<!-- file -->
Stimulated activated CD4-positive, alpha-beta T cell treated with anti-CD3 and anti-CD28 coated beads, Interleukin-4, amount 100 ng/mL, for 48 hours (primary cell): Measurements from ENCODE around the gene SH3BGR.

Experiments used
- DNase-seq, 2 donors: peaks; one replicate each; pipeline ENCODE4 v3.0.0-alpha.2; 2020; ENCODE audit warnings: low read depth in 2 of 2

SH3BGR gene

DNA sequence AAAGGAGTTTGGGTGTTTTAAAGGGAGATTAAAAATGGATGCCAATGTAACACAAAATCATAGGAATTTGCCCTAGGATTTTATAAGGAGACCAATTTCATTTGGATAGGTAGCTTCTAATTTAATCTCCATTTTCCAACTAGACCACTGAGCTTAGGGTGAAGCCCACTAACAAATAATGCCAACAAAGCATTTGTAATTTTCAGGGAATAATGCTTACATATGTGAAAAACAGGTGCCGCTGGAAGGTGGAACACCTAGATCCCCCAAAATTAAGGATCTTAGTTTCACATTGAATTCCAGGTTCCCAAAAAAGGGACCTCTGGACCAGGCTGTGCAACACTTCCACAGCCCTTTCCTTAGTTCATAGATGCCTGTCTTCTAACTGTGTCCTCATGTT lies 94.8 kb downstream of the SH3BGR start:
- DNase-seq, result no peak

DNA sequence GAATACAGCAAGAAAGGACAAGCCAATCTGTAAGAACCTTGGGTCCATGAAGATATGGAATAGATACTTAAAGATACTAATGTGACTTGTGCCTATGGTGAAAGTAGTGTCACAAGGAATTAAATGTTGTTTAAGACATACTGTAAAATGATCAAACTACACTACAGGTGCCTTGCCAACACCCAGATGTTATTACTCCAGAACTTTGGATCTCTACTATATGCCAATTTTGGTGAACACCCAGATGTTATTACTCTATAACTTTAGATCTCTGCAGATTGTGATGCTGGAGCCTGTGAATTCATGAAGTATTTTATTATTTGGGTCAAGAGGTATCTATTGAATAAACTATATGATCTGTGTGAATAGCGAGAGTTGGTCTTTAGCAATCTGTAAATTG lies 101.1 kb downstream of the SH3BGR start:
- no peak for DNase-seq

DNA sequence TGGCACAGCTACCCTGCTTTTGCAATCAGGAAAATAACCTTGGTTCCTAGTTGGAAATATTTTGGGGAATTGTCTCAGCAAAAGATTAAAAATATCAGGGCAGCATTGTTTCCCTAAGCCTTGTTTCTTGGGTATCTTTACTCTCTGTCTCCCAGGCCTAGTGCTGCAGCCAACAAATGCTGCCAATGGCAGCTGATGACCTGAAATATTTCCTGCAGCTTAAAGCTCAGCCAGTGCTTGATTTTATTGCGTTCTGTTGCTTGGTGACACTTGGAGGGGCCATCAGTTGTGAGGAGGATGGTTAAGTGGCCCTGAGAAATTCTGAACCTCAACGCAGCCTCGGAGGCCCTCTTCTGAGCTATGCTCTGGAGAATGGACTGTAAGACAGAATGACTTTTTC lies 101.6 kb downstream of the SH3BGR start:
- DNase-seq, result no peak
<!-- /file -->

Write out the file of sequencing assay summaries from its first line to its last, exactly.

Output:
Stimulated activated CD4-positive, alpha-beta T cell treated with anti-CD3 and anti-CD28 coated beads, Interleukin-4, amount 100 ng/mL, for 48 hours (primary cell): Measurements from ENCODE around the gene SH3BGR.

Experiments used
- DNase-seq, 2 donors: peaks; one replicate each; pipeline ENCODE4 v3.0.0-alpha.2; 2020; ENCODE audit warnings: low read depth in 2 of 2

SH3BGR gene

DNA sequence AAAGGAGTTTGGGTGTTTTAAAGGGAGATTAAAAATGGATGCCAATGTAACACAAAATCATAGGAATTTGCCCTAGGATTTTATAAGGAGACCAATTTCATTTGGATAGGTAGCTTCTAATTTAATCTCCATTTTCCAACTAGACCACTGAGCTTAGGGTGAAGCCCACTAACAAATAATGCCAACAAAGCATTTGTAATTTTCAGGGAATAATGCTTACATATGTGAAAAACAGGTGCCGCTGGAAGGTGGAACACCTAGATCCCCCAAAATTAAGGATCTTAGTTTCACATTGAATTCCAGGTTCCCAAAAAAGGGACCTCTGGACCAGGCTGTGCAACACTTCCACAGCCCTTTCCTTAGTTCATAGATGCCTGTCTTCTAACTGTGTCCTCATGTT lies 94.8 kb downstream of the SH3BGR start:
- DNase-seq, result no peak

DNA sequence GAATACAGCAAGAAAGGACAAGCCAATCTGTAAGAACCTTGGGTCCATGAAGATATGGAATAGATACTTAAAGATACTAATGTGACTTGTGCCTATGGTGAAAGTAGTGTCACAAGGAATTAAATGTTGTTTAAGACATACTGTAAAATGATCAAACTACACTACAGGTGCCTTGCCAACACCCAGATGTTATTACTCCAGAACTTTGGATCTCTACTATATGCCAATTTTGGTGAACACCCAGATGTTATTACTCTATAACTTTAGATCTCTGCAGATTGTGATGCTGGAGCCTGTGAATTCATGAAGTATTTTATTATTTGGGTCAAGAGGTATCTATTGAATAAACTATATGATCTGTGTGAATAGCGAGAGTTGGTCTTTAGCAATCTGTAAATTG lies 101.1 kb downstream of the SH3BGR start:
- no peak for DNase-seq

DNA sequence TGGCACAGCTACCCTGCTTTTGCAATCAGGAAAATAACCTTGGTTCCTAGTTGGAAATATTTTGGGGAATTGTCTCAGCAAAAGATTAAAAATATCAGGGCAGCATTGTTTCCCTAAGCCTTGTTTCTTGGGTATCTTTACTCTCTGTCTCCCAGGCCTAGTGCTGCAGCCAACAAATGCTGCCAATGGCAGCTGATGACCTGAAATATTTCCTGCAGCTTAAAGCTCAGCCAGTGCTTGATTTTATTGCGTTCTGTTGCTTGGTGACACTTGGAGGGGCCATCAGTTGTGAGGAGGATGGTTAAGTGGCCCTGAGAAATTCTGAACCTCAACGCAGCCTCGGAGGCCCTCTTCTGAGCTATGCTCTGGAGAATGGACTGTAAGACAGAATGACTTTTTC lies 101.6 kb downstream of the SH3BGR start:
- DNase-seq, result no peak